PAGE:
MBA Job Search

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You will probably spend a lot of time working on the job search. This section should complement the information you will get from your school’s placement office, in order to understand and prepare better for each step

Resume Tips for MBAs

A great resume is not just a complete list of employment and education. . . it’s got to be a selling document Resume Tips “A great resume is not just a complete list of employment and education. . . it’s got to be a selling document,” says Kathryn Troutman, president of The Resume Place in Catonsville and author of the Federal Resume Guidebook. “Your resume needs to make very clear that you are highly skilled and an excellent candidate for their position, with energy and enthusiasm for your career,” Ms. Troutman adds. “A resume is like a snapshot,” agrees Nancy Leaderman, one of two resume specialists (along with Debra Varron) at The Associated’s Jewish Vocational Service, which offers a full range of employment counseling and programs, including resume preparation and job-seeking workshops. “You wouldn’t have a picture of yourself taken without combing your hair, putting on lipstick, or whatever it takes to make yourself look as attractive as possible. It’s the same thing with a resume. . .this is your first impression.” In terms of the visual appeal of a resume, says Ms. Leaderman, a resume produced on a laser printer makes a big difference. “A good dot matrix printer used to be all right,” she observes, “but with the availability of computers so widespread now, a laser printer is really the way to go.” Ms. Leaderman admits that the way a resume looks can be tied to the field the job seeker is exploring. “I think of resumes as akin to professional dressing,” she observes. “A resume for the banking industry might certainly look different from a resume for the advertising industry. “In more conservative areas,” Ms. Leaderman notes, “you won’t waver from 12-point black ink on white...

Job Discontent Has MBAs Moving On

MBACareers.com Asks, “What do companies need to do to retain MBA’s?” According to a poll released today by MBACareers.com, over two-thirds of MBA qualified employees are not satisfied with their current jobs and are seeking new positions. The results of the poll reveal that MBAs’ criteria for job satisfaction are challenging work, competitive compensation, and respect from their employers. “Companies spend thousands of dollars recruiting MBAs, yet employers may risk losing these valuable employees by not offering challenging work and advancement opportunities,” said JillXan Donnelly of MBACareers.com. “Losing employees – especially top notch MBAs – almost always results in significant costs to the corporation. Companies can’t afford to lose these talented resources.” MBACareers.com viewers were asked why their current position is “uninspiring.” The results are: Lack of advancement opportunities64% Lack of “fit”62% Not intellectually challenging39% Weakness of direction on behalf of Senior management18% What do companies need to do to engage their MBA’s? According to MBACareers.com, companies need to focus on finding challenging and fulfilling employment opportunities for these fast-track employees. MBAs are almost always over-achievers. They have been challenged academically, they have excelled and they expect the same in their professional environments. Give your MBAs responsibility for impacting the bottom line, challenge them to stretch their boundaries and reward their progress. Meet with your MBAs on a regular basis to ascertain their career expectations and learn if their needs are being met. Broad management experience is a must for fast-track candidates. Make sure that your corporation offers a variety of experiences, advancement opportunities and responsibilities. Job satisfaction is a key factor in employee retention. These MBAs are your future business leaders. Allow them to prove their worth to your corporation. If you don’t your competition will. Read full...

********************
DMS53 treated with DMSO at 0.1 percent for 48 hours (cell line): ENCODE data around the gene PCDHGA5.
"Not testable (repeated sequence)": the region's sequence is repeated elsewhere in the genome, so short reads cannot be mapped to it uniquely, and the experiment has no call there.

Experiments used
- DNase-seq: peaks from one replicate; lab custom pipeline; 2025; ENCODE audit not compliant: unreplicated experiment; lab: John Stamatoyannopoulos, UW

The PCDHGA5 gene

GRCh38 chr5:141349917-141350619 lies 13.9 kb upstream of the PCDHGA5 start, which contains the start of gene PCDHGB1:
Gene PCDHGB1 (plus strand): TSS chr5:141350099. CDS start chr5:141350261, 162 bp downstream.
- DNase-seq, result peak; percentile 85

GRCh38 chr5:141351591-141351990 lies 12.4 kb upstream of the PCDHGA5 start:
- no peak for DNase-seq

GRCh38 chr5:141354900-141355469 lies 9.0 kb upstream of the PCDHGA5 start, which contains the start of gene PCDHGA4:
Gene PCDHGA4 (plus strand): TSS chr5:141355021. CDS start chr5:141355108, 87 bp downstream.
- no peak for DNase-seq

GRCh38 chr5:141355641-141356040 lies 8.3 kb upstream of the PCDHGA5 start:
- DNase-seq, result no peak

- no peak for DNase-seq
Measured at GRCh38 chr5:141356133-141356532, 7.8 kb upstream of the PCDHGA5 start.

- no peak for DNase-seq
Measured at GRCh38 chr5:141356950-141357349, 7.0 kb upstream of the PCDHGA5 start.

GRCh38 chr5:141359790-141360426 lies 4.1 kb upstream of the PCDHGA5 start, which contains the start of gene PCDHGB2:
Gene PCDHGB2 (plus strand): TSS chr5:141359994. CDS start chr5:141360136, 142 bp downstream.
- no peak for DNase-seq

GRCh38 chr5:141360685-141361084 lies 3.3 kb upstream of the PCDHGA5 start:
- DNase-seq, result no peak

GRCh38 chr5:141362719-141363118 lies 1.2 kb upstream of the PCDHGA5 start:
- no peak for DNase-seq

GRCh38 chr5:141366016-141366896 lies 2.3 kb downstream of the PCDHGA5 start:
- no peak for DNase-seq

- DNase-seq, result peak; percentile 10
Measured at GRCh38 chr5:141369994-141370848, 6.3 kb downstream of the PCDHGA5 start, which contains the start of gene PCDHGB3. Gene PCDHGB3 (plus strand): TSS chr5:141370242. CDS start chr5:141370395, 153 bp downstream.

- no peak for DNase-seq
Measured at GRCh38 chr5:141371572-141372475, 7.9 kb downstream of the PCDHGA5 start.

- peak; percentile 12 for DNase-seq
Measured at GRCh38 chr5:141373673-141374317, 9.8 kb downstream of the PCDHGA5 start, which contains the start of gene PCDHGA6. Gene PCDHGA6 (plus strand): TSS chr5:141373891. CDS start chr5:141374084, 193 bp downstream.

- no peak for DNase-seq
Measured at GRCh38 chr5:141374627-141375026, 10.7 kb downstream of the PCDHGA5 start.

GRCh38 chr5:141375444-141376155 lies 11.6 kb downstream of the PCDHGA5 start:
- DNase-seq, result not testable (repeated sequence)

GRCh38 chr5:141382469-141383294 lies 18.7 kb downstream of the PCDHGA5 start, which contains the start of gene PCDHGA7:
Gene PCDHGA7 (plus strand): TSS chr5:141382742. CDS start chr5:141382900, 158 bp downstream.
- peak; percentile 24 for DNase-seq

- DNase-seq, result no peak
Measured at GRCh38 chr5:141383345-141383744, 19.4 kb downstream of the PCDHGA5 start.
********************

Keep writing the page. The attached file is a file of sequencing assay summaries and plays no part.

MBAs – What are they good for?

If everyone has an MBA then what’s the point? The so called ‘fast track’ will simply become a main highway, clogged up with people going slow in the outside lane There’s been a lot of discussion around the world recently, about the proliferation of MBAs. Many people believe that too many educational institutions are offering too many MBA programs, and too many ‘would be managers’ are lapping them up in an effort to get themselves on the ‘fast track’. If everyone has an MBA, they ask, then what’s the point? The so called ‘fast track’ will simply become a main highway, clogged up with people going slow in the outside lane. Others, noting the plethora of programs, question whether they’re all up to the mark. The Australian Graduate School of Management’s Dr John Toohey for example, has gone so far as to call for government intervention to control the MBA market. He wants to ensure that the ‘quality of the degree and the overall perception of it’ are not ‘undermined’. So, are MBA students getting what they paid for? Well, it depends on what they thought they were buying in the first place. Which begs the question: exactly why do large numbers of people – who appear otherwise to be quite sane – voluntarily give up large chunks of their hard earned, and even larger chunks of their lives, to get an MBA? The short answer is that they want to have a better job, and get paid more money. All of the hundreds of different opinions and survey responses and beating around the bush won’t change that one truth. MBA students are, by and large, people who want a better long term quality of life, and are prepared...